BEN # 38

Adolf Ceska aceska at CUE.BC.CA
Fri Sep 4 09:17:00 EST 1992

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No. 38                            September 4, 1992

Address: aceska at         Victoria, B.C.


Dr. Barbara McClintock, 1983 Nobel Prize Winner in genetics,
died September 3, 1992. She received the Nobel Prize for her
discovery that certain genes can change their position on the
chromosomes of cells. She worked with maize and her discoveries
of gene transpositions and jumping genes were accepted only
after the progress in molecular biology  had provided rational
explanations for her findings.

Ref.: Keller, E.F. 1983. A feeling for the organism : the life
and work of Barbara McClintock. W.H. Freeman, San Francisco.
xix + 235 p.
Kittredge, M. 1991. Barbara McClintock. Chelsea House 
Publishers, New York. 103 p.

From: IGC Conservation Biology Desk <consdesk at>

One of British Columbia's rarest plants, Lupinus lepidus, has
been located in only four places.  The largest population
(upwards of 200 plants in some years) leads a precarious
existence on a 10 x 60 m strip between railroad tracks and the
main highway just north of Duncan, British Columbia.  The
British Columbia Conservation Data Centre botanist, George
Douglas, learned recently of plans to dig a trench for a fibre
optics transmission line along the railroad right-of-way.  It
looked like the line might go right through the population of
Lupinus lepidus so George contacted the BC Telephone Company,
who own the fibre optics line.  Within a few days, the company's
environmental officers met with George on site and assured him
that they would not disturb the tiny lupine population since the
line would be located on the other side of the tracks.

From: Adolf Ceska <aceska at>

In my survey of herbarium mounting techniques (BEN # 27),
Mike Crisp from Australia strongly suggested 3M polyester tape
# 8440 for strapping herbarium specimens. Nobody in North America
has ever heard about a 3M tape with this number. After
the correspondence with Australian 3M companies, we found a North
American equivalent. It is made by the 3M and it is called
Scotch Brand Number 5 Electrical Tape. No, it is not that black
smudgy stuff that sticks to your fingers when you do "home
improvements" - it is clear and has excellent parameters. 

The Herbarium Supply Company read about 3M tape #8440 in BEN and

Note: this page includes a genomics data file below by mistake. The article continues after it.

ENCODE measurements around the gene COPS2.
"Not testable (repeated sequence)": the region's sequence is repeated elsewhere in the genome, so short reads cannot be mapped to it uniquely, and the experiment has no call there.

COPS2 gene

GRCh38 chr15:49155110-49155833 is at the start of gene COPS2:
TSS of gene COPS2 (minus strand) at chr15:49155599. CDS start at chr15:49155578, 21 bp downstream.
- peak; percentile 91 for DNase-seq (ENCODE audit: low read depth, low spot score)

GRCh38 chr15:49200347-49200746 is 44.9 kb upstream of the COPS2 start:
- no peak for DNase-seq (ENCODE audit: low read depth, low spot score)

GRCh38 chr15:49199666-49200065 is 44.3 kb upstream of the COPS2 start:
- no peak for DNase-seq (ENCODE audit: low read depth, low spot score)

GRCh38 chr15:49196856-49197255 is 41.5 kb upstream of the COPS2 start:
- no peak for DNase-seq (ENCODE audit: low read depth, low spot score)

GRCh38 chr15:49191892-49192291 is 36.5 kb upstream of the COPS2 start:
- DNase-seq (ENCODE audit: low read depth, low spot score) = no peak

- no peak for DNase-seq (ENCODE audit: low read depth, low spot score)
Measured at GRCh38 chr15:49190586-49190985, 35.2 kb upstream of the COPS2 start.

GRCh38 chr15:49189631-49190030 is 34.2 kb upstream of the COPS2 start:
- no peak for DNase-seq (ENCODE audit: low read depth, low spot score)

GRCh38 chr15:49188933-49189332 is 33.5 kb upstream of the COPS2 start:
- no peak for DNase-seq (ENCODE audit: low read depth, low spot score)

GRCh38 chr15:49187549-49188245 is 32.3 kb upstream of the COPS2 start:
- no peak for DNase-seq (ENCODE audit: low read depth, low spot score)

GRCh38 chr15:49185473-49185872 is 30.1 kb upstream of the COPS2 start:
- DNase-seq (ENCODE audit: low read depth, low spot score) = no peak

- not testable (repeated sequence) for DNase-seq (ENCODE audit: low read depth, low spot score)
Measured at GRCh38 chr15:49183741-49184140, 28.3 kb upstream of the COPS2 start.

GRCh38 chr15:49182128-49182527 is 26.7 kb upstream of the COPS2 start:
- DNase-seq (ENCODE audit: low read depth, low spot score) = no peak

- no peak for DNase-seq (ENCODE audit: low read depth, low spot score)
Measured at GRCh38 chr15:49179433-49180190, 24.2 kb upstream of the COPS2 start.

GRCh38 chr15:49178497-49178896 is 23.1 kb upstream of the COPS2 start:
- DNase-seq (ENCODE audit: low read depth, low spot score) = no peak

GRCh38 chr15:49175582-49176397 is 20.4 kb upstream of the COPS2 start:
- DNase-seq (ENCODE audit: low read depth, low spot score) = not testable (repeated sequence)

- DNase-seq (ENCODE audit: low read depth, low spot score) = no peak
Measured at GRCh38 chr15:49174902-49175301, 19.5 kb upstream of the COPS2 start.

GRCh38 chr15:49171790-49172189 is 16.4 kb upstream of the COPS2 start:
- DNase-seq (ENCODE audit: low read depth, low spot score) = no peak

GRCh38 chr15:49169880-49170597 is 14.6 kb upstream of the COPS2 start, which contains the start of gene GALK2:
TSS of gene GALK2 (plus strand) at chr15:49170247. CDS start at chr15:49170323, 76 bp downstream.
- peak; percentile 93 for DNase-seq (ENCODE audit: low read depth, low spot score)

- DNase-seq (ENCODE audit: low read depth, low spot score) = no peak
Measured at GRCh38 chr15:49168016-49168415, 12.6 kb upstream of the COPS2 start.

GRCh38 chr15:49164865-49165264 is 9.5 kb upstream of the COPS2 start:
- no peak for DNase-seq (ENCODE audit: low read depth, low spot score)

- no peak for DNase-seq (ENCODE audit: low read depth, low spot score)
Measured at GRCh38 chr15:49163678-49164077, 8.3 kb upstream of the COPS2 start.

did their own independent search for the identity of the tape.
They came to the same result, requested all possible
documentation and testing results from the 3M Company, and
concluded that the tape would indeed be ideal for herbarium
purposes. They will be supplying the tape in 66 m rolls. They
will have rolls custom cut and I recommended the widths used in
the Canberra Herbarium, i.e., 3 mm, 4.5 mm and 6 mm. The
Definite Length Tape Dispenser (readily available from the 3M
Co. for over $100) is highly recommended and will also be
supplied by the Herbarium Supply Co.

The address of the Herbarium Supply Company is:

Herbarium Supply Company
3483 Edison Way
Menlo Park, CA 94025
Phone/FAX (415) 366-8868
(800) 348-2338
The owner and manager is Mr. Casper (Cap) Offutt III.

Annals of the Missouri Botanical Garden 79(3) (Summer 1992)

This excellent issue of the Annals of the Missouri Botanical
Garden can be ordered from:

Department Eleven
Missouri Botanical Garden
P.O. Box 299
St. Louis, MO 63166-0299, U.S.A.

The issue costs US$ 30.00 (+ shipment $2.00 in the U.S., $3.00
non-U.S. destinations), make check or money order payable to
Missouri Botanical Garden. The payment should accompany the
order, for institutional orders add $1.00 invoicing fees, if
payment is not enclosed. 

This publications covers many aspects of palaeobotany of
Lycopsida, as well as the recent taxonomical problems. This is an
indispensable publication for anybody who is interested in
pteridophytes. If you are from Missouri, you can check it in the
nearest library that carries the Annals of the Missouri
Botanical Garden.


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Gates, Phil. 1992. The aliens are coming. - Plant life and
greenhouse effect. Puffin Books, London, New York, etc. 126 p.
ISBN 0-14-034636-8 Cost: CDN$ 4.99 [paperback]

This is a book for children (of any age). It deals with introduced
plants and problems related with them. The author suggests many
simple experiments that will teach children, how the plant lives
and what makes introduced weeds so aggressive. The book was
reviewed in the New Scientist some time ago.


The next issue of BEN will bring a summary of the Biodiversity
Conference in Sacramento July 13-17, 1992 "Biodiversity in
the Managed Landscape: Theory and Practice."

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